The GCI, currently chaired by Lani Seikaly, is an informal and independent coalition of leaders of organizations both non-profit and for-profit, community associations and government agencies, Washington College and other interested groups and individuals.

The Greater Chestertown Initiative (GCI) Open for Business Loan Program was established by the GCI and the SFW Foundation to aid economic development in Chestertown by providing financial assistance through loans to eligible businesses.  Kay MacIntosh, Economic Development and Marketing Coordinator for Chestertown, is actively engaged in supporting Chestertown entrepreneurs through the Arts & Entertainment District and the Main Street programs.

Carla Massoni, chairman of the Open for Business application and review process, invites entrepreneurs to apply for loans to offset the costs of starting a new business, to expand an existing business or to relocate operations to Chestertown. While the businesses must be physically located in Chestertown, business owners are not required to live in Kent County to apply.

For more about information about Open for Business loans and an online application, visit here 

Gillespie Joins Chesapeake Bank and Trust

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Chesapeake Bank and Trust is very pleased to announce the election of Mr. James E. Gillespie (Jim) to its Board of Directors. He will also serve on the Board of Directors of Chesapeake Bancorp, the Bank’s holding company. Mr. Gillespie was previously a member of both Boards of Directors from 2000 to 2012.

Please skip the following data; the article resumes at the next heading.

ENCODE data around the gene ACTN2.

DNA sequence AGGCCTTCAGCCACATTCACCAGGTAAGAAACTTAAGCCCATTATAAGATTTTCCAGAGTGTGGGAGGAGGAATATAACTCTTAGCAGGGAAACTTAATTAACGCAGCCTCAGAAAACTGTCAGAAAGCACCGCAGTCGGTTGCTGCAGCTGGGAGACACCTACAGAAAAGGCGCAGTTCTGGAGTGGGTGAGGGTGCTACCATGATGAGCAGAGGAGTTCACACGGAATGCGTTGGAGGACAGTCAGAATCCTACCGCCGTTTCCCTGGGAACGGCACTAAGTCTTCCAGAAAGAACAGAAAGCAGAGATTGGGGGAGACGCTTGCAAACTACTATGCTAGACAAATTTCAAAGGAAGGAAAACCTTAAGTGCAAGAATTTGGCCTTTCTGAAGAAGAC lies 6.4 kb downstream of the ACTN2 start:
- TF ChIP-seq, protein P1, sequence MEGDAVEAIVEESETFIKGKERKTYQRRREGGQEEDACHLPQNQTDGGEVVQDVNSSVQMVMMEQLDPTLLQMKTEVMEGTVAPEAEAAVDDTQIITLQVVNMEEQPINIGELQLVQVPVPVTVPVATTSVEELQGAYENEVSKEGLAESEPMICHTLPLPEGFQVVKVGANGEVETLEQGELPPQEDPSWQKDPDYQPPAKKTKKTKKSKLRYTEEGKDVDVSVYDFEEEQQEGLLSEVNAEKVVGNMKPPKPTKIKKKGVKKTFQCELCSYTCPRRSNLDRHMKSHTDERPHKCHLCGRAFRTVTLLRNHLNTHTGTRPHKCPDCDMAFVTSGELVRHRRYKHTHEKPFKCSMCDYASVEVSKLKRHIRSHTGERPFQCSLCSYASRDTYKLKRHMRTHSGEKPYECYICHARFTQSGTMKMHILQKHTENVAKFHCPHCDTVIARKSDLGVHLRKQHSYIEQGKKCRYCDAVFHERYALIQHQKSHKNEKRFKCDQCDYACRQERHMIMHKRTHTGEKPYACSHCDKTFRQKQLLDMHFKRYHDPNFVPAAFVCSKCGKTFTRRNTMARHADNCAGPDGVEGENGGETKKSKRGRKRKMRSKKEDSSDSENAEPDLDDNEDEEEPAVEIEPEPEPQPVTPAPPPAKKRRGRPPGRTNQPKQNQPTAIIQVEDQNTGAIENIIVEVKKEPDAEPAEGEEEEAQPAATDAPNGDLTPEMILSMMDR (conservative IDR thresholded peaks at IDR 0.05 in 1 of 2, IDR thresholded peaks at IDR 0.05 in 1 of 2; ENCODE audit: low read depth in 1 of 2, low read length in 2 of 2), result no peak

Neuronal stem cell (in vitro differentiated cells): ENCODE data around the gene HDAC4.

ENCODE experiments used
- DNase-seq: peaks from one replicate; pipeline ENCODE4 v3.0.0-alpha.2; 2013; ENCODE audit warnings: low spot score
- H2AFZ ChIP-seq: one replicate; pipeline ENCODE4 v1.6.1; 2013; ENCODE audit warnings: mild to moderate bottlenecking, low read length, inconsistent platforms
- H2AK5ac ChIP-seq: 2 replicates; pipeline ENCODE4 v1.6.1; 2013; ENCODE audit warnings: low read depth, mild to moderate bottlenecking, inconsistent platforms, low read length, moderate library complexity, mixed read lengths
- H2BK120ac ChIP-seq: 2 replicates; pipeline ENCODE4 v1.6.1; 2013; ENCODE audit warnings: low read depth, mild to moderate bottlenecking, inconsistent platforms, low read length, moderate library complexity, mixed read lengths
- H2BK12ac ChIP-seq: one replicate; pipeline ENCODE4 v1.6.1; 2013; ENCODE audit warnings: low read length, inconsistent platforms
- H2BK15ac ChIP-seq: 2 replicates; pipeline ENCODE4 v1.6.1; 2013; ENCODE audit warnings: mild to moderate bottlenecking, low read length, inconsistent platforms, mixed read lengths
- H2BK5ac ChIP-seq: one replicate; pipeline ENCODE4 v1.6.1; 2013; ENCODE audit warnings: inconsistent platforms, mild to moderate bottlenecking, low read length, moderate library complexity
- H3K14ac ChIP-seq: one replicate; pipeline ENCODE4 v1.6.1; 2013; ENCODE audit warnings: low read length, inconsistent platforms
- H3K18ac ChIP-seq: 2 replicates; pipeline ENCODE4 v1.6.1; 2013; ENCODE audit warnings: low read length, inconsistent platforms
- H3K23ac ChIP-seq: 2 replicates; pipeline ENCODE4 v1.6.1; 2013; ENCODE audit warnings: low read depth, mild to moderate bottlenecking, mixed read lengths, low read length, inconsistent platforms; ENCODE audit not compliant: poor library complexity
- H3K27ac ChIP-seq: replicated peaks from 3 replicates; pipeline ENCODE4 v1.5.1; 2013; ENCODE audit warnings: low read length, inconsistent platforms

“As a well-known and respected businessman, we are delighted to have Jim rejoin our board,” remarked Glenn L. Wilson, President and CEO of Chesapeake Bank and Trust.

Mr. Gillespie is the Chief Executive Officer and fourth generation owner of Gillespie & Son, Inc., a family-founded ready mix concrete company based in Chestertown, Maryland and established in 1922. During Mr. Gillespie’s tenure, he founded Gillespie Precast, LLC and Delmarva Castings and Supplies in Chestertown, manufacturing concrete precast structures that service the Maryland, Delaware and Virginia markets. In 2013, Mr. Gillespie acquired another precast facility in Greenwood, Delaware. There are over 125 employees on the Gillespie team. In addition to his business, Mr. Gillespie also oversees a number of his farm holdings on the Eastern Shore.

“I am honored and excited to be rejoining and serving on the Board of Directors of Chesapeake Bank and Trust Company,” said Mr. Gillespie. “As a local business owner, I realize the importance of a community-focused financial institution. I look forward to serving our clients, both current and potential, and doing my part to preserve the future of CB&T.”

Mr. Gillespie is currently serving a second term on the Board of Directors of Chester River Yacht & Country Club. He is a past member of the Boards of Directors of Willard Agri-Service and Kent County Chamber of Commerce; the Board of Trustees of Kent School; and a past President of the Maryland Ready Mix Concrete Association.

Mr. Gillespie resides in Chestertown with his wife, Erin. They have two grown sons, Andrew and Patrick, the fifth generation, who joined the company in 2013 and 2017, respectively.

Chesapeake Bank and Trust is a locally owned and managed bank headquartered in Chestertown. Chesapeake prides itself in providing an unparalleled level of service across credit, deposit and investment services for Kent and Queen Anne’s County businesses and individuals. It is a wholly-owned subsidiary of Chesapeake Bancorp which is also headquartered in Chestertown.

For more information, contact Chesapeake Bank and Trust at 410-778-1600, or visit www.chesapeaketrust.com. Chesapeake Bank and Trust’s main branch is located at 245 High Street, Chestertown, Maryland 21620.